Study shows discrimination interacts with genetics and impacts health
It's no secret that discrimination is stressful for those who experience it, but turns out the issue is more than skin deep—these stressors can interact with our genetics to negatively impact our health, a new University of Florida study shows.
Study researchers developed a novel measure of unfair treatment to study the effects of discrimination on health, particularly with respect to racial disparities in complex diseases, which are illnesses resulting from both genetic and environmental factors. They used the measure to investigate hypertension, which is more prevalent in African-Americans, and found that discrimination interacts with certain genetic variants to alter blood pressure.
The researchers also measured vicarious unfair treatment, or experiences of discrimination by close friends and family to the study participant. They were surprised to discover that study participants were more significantly impacted by unfair treatment of close family members or friends than when they experienced discrimination firsthand, said Connie Mulligan, a professor with appointments at UF's department of anthropology and Genetics Institute.
"We've been missing a huge factor in explaining racial disparities in disease," said Mulligan, co-author of the new study online today in PLOS ONE. "Our finding of an interaction between genetics and environment could explain why it's been so hard to identify all the risk factors for complex diseases, particularly those that have racial disparities. You have to look at genetics and environment in the same study if you're investigating complex diseases like hypertension, certain kinds of cancer and psychological disorders."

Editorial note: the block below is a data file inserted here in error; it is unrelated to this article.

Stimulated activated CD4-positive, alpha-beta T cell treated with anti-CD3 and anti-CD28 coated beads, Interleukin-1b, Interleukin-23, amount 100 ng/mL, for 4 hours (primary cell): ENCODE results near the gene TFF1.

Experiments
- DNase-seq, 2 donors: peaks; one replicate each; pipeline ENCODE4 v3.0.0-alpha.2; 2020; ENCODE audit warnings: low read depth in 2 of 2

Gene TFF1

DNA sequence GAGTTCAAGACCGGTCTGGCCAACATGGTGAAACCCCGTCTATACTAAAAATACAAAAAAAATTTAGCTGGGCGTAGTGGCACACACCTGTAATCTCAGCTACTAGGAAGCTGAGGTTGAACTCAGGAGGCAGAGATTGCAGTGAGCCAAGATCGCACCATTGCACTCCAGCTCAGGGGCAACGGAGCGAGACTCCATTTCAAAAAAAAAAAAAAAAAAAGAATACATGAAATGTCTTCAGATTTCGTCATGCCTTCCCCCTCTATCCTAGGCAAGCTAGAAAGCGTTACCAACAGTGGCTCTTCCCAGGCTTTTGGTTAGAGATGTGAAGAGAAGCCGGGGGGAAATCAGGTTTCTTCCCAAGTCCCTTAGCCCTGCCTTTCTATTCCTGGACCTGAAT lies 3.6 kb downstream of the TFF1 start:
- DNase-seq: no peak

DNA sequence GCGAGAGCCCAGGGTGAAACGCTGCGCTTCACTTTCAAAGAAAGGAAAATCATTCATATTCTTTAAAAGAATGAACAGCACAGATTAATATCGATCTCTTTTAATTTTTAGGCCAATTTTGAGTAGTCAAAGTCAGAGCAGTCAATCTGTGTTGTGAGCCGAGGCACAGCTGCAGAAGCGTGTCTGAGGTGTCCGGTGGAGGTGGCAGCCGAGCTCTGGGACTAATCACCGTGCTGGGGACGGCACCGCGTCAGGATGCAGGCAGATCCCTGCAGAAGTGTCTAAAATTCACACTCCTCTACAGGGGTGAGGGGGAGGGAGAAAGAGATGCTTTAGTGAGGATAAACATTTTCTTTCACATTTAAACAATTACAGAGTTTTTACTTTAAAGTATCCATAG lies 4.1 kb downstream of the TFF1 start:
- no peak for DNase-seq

In a first of its kind study, UF researchers combined anthropological analysis, in-depth, ethnographic interviews with 157 African-Americans, with measurements of 30,000 genetic variants and measures of genetic ancestry.
Mulligan and colleagues identified eight significant genetic variants in five genes that were previously associated with cardiovascular disease. When they added sociocultural data, including their novel measure of vicarious unfair treatment, and tested for interactions between genetic variants and unfair treatment, they were able to identify associations with blood pressure and a new class of genes that previously had been associated with psychosocial distress and mood disorders.
Study authors suggest genetic variants that predispose some people to depression, anxiety or suicide might also make them more sensitive to the effects of discrimination and lead to higher blood pressure. The role of these genes with blood pressure regulation may only become relevant when dealing with the effects of discrimination and could help explain why it's been so difficult to understand racial disparities in disease, Mulligan said.
As for the finding that vicarious discrimination causes greater stress, Mulligan said people may feel they have more control over things experienced personally than acts of discrimination happening to people close to them.
"People may also be reluctant to report personal experiences of discrimination to avoid the stigma, and denial may itself be a coping mechanism," Mulligan said "It's also likely effects of vicarious unfair treatment may be even greater, since the study did not include events that one hears through the news, such as an act of racial violence."
Mulligan was inspired by the personal history of the study's lead author Jacklyn Quinlan, a former UF postdoctoral researcher, who tackled the project after the loss of her Caribbean-American husband to a heart attack.
She hopes the new study will broaden the way both the academic and medical fields approach disease.
"We're quick to say that racial disparities in disease are due to poverty or access to good healthcare. Or that there might be a genetic basis. Our research suggests it's even more complicated," Mulligan said.